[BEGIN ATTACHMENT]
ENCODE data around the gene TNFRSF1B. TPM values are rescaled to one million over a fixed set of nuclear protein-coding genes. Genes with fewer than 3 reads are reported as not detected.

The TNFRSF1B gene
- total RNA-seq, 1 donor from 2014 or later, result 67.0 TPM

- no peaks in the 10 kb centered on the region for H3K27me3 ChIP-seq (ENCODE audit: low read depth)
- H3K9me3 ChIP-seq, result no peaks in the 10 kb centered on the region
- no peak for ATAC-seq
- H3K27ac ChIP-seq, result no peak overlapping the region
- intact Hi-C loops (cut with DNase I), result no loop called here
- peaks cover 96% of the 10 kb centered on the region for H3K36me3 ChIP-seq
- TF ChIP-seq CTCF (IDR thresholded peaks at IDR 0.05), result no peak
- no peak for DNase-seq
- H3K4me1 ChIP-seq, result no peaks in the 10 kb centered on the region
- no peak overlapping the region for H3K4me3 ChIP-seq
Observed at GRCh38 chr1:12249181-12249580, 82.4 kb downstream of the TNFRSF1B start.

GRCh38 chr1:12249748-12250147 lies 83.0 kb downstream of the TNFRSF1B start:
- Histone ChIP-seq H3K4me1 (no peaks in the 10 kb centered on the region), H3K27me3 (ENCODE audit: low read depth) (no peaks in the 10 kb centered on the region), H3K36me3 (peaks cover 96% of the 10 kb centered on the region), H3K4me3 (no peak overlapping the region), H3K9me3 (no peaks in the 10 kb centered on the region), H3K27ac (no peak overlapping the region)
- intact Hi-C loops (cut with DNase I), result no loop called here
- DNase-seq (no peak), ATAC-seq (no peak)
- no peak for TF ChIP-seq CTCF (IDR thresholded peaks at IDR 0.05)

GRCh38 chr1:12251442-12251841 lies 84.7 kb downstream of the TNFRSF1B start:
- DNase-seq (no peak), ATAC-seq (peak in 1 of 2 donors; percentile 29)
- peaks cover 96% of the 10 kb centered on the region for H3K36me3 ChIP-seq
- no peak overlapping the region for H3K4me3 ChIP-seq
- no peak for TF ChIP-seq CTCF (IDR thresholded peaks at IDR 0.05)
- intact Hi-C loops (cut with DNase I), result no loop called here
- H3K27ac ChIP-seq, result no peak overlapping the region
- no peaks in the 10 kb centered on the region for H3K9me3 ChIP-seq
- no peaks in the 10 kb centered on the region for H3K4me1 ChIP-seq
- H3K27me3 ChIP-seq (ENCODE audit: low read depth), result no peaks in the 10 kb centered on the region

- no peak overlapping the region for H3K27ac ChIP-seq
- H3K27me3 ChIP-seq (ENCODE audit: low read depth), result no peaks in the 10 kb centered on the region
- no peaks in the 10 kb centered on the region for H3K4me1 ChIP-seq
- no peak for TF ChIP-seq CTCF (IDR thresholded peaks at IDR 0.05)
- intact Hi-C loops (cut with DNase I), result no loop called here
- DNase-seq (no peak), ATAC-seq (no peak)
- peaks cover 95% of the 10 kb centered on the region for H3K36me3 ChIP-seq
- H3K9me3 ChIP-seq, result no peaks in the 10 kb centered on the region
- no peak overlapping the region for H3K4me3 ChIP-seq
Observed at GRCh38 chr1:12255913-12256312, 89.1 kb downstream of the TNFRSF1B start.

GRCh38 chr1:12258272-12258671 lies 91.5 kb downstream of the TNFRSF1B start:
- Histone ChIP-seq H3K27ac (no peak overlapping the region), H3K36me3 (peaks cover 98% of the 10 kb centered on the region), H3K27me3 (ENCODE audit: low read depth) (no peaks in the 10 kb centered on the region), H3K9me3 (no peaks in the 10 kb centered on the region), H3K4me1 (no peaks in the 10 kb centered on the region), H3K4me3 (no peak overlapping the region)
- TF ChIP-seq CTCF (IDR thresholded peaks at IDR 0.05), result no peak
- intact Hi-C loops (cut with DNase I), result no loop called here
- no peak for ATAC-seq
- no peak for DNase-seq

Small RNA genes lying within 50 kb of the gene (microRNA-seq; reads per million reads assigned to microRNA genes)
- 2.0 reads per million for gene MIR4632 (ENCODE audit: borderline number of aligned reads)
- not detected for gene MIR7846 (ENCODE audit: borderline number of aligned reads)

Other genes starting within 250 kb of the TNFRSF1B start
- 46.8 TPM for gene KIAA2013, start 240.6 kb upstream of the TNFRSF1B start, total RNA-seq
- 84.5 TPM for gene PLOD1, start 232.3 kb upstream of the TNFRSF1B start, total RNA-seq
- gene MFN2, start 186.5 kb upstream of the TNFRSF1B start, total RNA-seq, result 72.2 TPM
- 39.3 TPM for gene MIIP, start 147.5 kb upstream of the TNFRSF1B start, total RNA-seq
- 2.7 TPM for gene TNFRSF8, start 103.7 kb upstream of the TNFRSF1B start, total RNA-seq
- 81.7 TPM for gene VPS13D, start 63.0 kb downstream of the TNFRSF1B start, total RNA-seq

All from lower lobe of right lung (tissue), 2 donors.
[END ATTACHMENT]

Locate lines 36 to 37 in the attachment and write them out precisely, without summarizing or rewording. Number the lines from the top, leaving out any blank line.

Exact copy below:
- peaks cover 95% of the 10 kb centered on the region for H3K36me3 ChIP-seq
- H3K9me3 ChIP-seq, result no peaks in the 10 kb centered on the region